Abbott Diabetes Care, a branch of the company Abbott, isn't recalling the meters.
Patients may continue to safely use the meters, but they should check the unit-of-measurement display each time, says an Abbott news release.
If the meters are set to the wrong measurement unit, patients may misinterpret the meter's readings. That could lead them to mistreat their diabetes and possibly experience high blood sugar (hyperglycemia), a serious and potentially fatal condition.
The meters are sold under several names. In the U.S., Abbott's affected meters are:
- FreeStyle Flash
- FreeStyle Tracker
- Precision Xtra
- Precision Sof-Tact
- Private-label brands ReliOn Ultima, Rite Aid, and Kroger blood glucose meters
The meters are mainly available from doctors and through retail or mail-order pharmacies.
Affected models sold outside the U.S. are:
- Xtra Classic
Test strips aren't affected, says Abbott.
Check the Display
The meters are designed to report blood glucose levels in two different measurements:
- The U.S. standard, milligrams per deciliter or mg/dL
- The foreign standard, millimoles per liter or mmol/L
"Users in the U.S. should make sure that their meter reading is displayed as mg/dL because an inaccurate reading can lead to taking the wrong dose of insulin or dietary changes, resulting in higher levels of sugar in the blood or hyperglycemia," says the FDA.
The meters can be accidentally switched from one measurement to the other, such as when someone is setting the meter's time and date.
"There also have been reports of the measurement being switched after a meter was dropped or after replacement of the battery. Abbott has not confirmed these additional causes of failure," says the FDA.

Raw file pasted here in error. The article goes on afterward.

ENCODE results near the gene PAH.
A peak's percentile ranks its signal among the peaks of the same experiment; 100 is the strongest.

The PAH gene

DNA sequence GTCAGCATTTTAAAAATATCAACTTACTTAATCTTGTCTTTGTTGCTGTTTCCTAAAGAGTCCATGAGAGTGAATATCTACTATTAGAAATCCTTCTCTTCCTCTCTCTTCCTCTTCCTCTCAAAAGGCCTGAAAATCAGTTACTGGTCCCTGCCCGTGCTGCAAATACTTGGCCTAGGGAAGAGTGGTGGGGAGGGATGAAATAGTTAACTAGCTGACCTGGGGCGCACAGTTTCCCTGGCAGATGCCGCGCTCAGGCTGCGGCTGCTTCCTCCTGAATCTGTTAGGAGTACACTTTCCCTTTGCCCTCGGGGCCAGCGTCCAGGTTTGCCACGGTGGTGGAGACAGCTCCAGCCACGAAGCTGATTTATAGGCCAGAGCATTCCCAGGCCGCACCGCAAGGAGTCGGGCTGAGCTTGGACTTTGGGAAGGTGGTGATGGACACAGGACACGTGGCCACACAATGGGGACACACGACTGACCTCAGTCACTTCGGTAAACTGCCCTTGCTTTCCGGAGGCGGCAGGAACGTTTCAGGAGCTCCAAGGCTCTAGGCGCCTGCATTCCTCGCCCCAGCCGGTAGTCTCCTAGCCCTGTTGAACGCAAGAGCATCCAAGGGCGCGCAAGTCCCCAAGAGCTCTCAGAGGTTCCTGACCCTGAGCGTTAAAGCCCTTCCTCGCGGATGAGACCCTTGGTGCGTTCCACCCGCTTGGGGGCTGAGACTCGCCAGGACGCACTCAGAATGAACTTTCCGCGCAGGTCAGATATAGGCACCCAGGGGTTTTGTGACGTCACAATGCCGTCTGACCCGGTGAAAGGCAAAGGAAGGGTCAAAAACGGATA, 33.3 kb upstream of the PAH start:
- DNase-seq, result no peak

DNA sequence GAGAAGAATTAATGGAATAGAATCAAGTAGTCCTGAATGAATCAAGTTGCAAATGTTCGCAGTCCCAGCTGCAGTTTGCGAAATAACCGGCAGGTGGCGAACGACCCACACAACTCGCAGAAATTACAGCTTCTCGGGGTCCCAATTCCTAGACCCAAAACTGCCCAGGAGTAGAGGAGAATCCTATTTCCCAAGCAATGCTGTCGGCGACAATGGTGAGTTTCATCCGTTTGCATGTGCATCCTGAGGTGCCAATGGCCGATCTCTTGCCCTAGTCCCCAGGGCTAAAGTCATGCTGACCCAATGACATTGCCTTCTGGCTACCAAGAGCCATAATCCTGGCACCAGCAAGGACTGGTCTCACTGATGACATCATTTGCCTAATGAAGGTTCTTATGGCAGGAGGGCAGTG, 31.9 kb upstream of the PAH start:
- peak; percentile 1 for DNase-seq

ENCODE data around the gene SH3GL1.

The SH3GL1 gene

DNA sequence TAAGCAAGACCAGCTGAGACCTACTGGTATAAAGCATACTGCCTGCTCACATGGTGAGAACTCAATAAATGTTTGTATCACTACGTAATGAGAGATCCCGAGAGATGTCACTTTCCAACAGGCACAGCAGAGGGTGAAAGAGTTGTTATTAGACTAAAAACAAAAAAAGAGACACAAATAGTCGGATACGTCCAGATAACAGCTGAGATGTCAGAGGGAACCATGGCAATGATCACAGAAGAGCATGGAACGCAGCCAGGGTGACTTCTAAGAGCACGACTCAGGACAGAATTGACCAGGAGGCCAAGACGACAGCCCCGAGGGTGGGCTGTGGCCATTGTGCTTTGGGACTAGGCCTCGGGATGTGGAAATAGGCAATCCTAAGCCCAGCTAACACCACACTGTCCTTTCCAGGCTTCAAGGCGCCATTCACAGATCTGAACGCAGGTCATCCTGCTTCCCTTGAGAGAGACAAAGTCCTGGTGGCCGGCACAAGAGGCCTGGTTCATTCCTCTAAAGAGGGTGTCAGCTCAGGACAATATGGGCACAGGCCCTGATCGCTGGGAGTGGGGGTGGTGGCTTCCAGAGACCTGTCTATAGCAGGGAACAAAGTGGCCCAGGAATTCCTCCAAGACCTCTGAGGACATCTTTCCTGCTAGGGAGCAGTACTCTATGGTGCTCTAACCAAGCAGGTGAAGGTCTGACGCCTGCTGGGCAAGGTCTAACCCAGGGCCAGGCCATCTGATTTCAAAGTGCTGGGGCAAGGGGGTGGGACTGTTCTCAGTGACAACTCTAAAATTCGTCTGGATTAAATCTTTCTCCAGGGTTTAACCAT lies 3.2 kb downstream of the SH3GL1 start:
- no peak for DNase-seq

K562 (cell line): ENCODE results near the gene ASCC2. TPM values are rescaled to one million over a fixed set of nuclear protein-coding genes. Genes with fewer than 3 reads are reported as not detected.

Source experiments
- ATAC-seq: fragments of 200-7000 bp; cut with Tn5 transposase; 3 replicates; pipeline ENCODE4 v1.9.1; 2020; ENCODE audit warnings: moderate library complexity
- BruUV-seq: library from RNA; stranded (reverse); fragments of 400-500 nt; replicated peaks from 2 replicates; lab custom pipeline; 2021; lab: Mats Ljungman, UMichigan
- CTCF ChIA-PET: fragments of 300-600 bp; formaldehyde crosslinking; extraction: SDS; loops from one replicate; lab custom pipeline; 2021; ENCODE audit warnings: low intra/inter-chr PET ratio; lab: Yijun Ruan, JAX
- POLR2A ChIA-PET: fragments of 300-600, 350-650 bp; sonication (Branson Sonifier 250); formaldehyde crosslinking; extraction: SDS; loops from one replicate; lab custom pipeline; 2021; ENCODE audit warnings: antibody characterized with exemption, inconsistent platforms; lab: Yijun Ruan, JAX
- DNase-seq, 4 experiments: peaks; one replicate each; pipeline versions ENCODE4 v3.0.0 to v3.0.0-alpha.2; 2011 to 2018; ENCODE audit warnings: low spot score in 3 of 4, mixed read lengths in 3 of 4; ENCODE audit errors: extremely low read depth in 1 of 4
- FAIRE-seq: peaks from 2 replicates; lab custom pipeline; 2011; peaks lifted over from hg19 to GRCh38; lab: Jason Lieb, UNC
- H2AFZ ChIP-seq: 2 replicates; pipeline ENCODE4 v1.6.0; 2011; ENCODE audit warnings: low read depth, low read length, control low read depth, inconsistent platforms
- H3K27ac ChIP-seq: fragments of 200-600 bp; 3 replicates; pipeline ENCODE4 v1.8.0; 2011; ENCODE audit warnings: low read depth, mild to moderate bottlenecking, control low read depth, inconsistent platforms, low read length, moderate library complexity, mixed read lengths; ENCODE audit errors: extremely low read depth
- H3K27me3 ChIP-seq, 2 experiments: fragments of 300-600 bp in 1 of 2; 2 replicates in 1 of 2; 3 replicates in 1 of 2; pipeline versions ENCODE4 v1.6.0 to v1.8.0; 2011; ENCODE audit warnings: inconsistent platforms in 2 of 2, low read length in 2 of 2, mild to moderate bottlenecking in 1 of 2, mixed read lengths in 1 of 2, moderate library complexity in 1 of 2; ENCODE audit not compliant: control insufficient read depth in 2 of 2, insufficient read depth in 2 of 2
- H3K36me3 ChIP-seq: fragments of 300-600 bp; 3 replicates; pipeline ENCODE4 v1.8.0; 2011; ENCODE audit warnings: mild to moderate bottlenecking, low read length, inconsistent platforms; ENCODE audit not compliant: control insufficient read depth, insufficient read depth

Unsure how to check the setting? Check the owner's manual, call Abbott Diabetes Care at (800) 553-4105, or check the company's web site.
If you think you may have been using the wrong read-out on your meter for a long time and are now worried about your health, contact your doctor, advises the FDA.
Abbott says it has filed 17 reports of problems with the devices in the U.S. out of its more than two million customers.
"Those were all inadvertent, user-initiated changes to the units of measure," Abbott spokeswoman Tama Antonia Donaldson tells WebMD.
She says "a few" of those 17 cases involved hyperglycemia in patients who misread their meters due to incorrect unit-of-measure settings. None of those cases were fatal, says Donaldson.
Abbott is addressing the problem. The meters' unit-of-measure is now being locked on the appropriate setting before shipment. The meters' manuals are also being revised, and information about the issue is being posted on Abbott's web site.
Doctors or patients who have experienced a problem with any of the affected glucose meters should report those problems to the FDA's MedWatch program and to Abbott Diabetes Care.
The FDA's MedWatch program can be reached by phone at (800) FDA-1088 (800-332-1088) or http://www.fda.gov/medwatch.